The Big Dipper is located in the region of the sky that contains several famous deep sky objects, including the Whirlpool Galaxy (Messier 51), located under the Big Dipper’s handle in Canes Venatici constellation, and the Pinwheel Galaxy (Messier 101) in Ursa Major, which can be found with binoculars or small telescopes. Other notable deep sky objects in the area include the double star Messier 40 (Winnecke 4), the spiral galaxy Messier 81 (Bode’s Galaxy), the irregular galaxy Messier 82 (Cigar Galaxy), the planetary nebula Messier 97 (Owl Nebula), and spiral galaxies Messier 108 and Messier 109.
The asterism serves as a guide to a number of bright stars, too. The arc of the Big Dipper’s handle leads to Arcturus, the bear keeper, the brightest star in the constellation Boötes, the Herdsman. Following the line further leads to Spica, also one of the brightest stars in the sky, located in the constellation Virgo.
Two of the stars marking the cup of the Big Dipper lead the way to Polaris, the North Star, and another pair of stars, Megrez and Phecda, point the way to Regulus, the brightest star in Leo and also one of the brightest stars in the night sky, and also to Alphard, the brightest star in Hydra constellation.
The line from Megrez to Dubhe points the way to Capella in Auriga constellation, and one drawn from Megrez to Merak leads to Castor in Gemini when extended by about five times the distance between the two stars.
In about 50,000 years, the stars of the Big Dipper will be at different locations, which will result in the asterism changing shape and facing the opposite way. Still, as most of the stars that form the asterism (all except Alkaid and Dubhe) are members of the Ursa Major Moving Group, which means that they share common motion through space, the asterism will not look significantly different. The pattern will be present even 100,000 years from now, but the shape of the handle, with Alkaid marking the tip, and the end of the bowl marked by Dubhe, will appear slightly different.
NORTH STAR AND THE LITTLE DIPPER
Finding the Big Dipper in the night sky is the easiest way to find Polaris, the North Star, located in the constellation Ursa Minor, the Little Bear. The Big Dipper rotates around the north celestial pole, and always points the way to the North Star.
The Little Dipper, formed by the seven brightest stars in Ursa Minor constellation, lies in the vicinity of the Big Dipper, but as the stars of the Little Dipper aren’t quite as bright, especially the four located between Polaris on one end and Kochab and Pherkad on the other, the Little Dipper is not as easy to find in the sky, especially in areas polluted by light.
Since the Little Dipper is not quite as prominent in the sky as its larger neighbour, it is easier to use the stars of the Big Dipper to find both the North Star and true north. To find Polaris, follow the line from the Pointer Stars, Merak and Dubhe, to the first bright star along the same line. That is the North Star. Merak and Dubhe are the stars that mark the end of the bowl of the Big Dipper. They are called the Pointer Stars because they point the way to Polaris and true north.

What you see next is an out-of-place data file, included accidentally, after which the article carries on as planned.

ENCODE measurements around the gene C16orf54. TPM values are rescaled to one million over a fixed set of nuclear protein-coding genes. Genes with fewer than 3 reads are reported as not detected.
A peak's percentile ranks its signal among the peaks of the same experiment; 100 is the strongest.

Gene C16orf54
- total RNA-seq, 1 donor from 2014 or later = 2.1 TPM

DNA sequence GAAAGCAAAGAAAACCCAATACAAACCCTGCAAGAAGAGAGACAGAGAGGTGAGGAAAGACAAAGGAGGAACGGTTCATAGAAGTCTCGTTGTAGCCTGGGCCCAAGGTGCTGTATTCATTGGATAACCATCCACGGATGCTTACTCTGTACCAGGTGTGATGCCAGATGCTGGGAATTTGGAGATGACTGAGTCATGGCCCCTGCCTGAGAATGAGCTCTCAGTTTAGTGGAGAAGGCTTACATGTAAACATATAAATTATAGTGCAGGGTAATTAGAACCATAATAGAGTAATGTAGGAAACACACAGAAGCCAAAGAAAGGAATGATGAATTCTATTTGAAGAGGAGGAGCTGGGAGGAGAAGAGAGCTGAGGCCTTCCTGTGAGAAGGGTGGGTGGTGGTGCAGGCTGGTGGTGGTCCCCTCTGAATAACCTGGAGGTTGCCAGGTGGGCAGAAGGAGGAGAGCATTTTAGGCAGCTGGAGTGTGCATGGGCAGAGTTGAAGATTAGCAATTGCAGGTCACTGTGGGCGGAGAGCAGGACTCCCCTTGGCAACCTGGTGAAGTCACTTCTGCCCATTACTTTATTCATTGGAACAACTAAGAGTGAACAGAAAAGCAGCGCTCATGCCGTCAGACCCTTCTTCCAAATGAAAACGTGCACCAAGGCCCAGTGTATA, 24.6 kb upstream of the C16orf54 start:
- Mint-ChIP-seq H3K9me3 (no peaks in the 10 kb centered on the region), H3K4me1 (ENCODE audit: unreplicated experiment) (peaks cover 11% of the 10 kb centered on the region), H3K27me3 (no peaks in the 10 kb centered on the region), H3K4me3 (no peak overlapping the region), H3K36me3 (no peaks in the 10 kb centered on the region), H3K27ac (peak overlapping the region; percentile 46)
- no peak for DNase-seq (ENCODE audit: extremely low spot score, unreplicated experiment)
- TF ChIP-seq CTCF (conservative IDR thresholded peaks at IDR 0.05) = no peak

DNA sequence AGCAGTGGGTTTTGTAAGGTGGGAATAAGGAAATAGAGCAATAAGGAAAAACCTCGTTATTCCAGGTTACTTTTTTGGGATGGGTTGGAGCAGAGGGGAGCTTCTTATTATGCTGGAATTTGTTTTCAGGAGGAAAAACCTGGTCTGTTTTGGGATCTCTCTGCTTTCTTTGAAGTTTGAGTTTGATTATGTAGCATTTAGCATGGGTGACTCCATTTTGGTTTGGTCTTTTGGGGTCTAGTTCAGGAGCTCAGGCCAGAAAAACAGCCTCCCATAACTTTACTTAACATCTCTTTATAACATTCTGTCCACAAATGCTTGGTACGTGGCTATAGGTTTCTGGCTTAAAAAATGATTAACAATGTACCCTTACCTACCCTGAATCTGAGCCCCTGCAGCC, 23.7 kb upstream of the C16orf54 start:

The Big Dipper is associated with a number of different myths and folk tales in cultures across the world. In Hindu astronomy, the asterism is called Sapta Rishi, or The Seven Great Sages. In eastern Asia, it is known as the Northern Dipper. The Chinese know the seven stars as the Government, or Tseih Sing. In Malaysia, the asterism is called Buruj Biduk, or The Ladle, and in Mongolia, it is known as the Seven Gods. In an Arabian story, the stars that form the bowl represent a coffin and the three stars marking the handle are mourners following it. The name of the star Alkaid (or Benetnash), located at the tip of the handle, refers to that story.
In the UK and Ireland, the asterism is known as the Plough, and sometimes as the Butcher’s Cleaver in northern parts of England. The old English name for the asterism is Charles’ Wain (wagon), which is derived from the Scandinavian Karlavagnen, Karlsvognen, or Karlsvogna. Charles or Karl was a common name in Germanic languages and the name of the asterism meant “the men’s wagon,” as opposed to the Little Dipper, which was “the women’s wagon.” An even older name for the stars of the Big Dipper was Odin’s Wain, or Odin’s Wagon, referring to Scandinavian mythology.
In Slavic languages and in Romanian, the Big and Little Dipper are known as the Great and Small Wagon, and Germans know the Big Dipper as Großer Wagen, or the Great Cart. The Romans knew the seven stars as the “seven plough oxen,” or Septentrio, with only two of the seven stars representing oxen and the others forming a wagon pulled by the oxen.
Some Native American groups saw the bowl as a bear and the three stars of the handle either as three cubs or three hunters following the bear. The second interpretation is linked to a folk tale explaining why the leaves turn red in autumn: the hunters are chasing a wounded bear and, since the asterism is low in the sky that time of year, the bear’s blood is falling on the leaves, making them turn red.
In more recent history, black slaves in the United States knew the constellation as the Drinking Gourd and used it to find their way north, to freedom. The folk song, “Follow the Drinking Gourd,” gave runaway slaves directions to follow the Big Dipper to get to north. In Africa, the seven stars were sometimes seen as a drinking gourd, which is believed to be the origin of the name the Big Dipper, most commonly used for the figuration in the U.S. and Canada.